One particularly striking sight is the master gunsmith’s tower, also popularly known as “Schwurfinger”, referring to the thumb and first two fingers raised to swear an oath.
Further highlights of the 3rd courtyard:
Pfefferbüchsen -Pepper pots, which were used as guard and lookout towers
Altes Zeughaus – The “Old Armoury” was as used as a weapons and munitions arsenal with a silo. Two fabulous vantage points overlooking the old town and Lake Wöhrsee
In the 2nd courtyard
This castle courtyard is the forecourt to the main castle. The “training yard”, where many events and concerts are held in the summer, is also situated here.
Highlights of the 2nd courtyard:
Georgstor – George’s Gate with the Bavarian and Polish coats of arms
Viewing tower overlooking Lake Wöhrsee
1st courtyard – Inner castle courtyard
The first castle courtyard is the centerpiece of the world’s longest castle. Features of the inner castle courtyard, surrounded by a high tuff stone wall, include two museums, Elisabeth’s Chapel and the heated room.
Highlights of the 1st courtyard:
Entrance to the tour in the lower bailey
Dürnitz – Heated room with the “Zehrgaden” (storage room) underneath; this is now home to the visitor information centre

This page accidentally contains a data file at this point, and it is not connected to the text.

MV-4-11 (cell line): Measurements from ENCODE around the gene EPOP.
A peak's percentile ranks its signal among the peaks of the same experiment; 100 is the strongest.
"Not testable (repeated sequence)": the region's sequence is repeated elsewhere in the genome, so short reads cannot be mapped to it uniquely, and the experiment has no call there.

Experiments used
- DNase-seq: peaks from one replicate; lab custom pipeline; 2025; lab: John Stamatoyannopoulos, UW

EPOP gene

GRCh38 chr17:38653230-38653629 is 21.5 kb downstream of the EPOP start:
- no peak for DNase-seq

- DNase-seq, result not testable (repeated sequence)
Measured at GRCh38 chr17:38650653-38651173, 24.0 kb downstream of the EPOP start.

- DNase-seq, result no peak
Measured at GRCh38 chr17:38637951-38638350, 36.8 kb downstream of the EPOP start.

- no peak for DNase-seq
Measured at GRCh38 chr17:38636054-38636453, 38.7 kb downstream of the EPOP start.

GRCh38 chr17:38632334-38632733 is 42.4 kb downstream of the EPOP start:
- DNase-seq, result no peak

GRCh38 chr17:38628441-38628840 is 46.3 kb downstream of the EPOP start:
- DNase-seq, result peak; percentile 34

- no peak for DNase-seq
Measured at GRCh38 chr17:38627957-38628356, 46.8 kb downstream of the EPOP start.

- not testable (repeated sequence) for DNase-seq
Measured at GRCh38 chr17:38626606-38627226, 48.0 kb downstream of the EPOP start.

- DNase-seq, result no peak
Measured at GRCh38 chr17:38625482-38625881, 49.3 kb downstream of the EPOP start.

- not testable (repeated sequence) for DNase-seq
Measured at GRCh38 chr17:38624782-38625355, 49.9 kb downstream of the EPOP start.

Inner castle chapel (Elisabeth’s Chapel)
Furthermore, the world longest castle is home to three museums. The House of Photography, the Town Museum and the State Collection. The Burghausen Town Museum is located in the main castle of the world’s longest castle. After the 2012 Bavarian-Upper Austrian State Exhibition, the permanent exhibition in the Town Museum was re-designed from scratch.
See history brought to life across a total area of 900 m2 through a variety of hands-on exhibits and audio stations. Experience courtly culture on the ground floor and learn all about the town’s history on the second floor.
Once the other areas, the “art city Burghausen” and the Salzach-Wöhrsee nature area, are set up, in a few years’ time the Town Museum will be able to present a total of four subject areas over an area of 1,400 m2.
The history of Burghausen
In the 2nd/1st c. BC it was presumably a Celtic sectional fortification
In the 8th/ 9th c. Presumably the fortified official court of the Agilolfingian dukes for the protection of salt shipping
In the 11th/ 12th c. Seat of the Count of Burghausen (until 1164); first castle expansion under Sighard X of the Aribones (around 1090); Henry the Lion is in possession of the castle; further expansion under the Wittelsbachs (from 1180)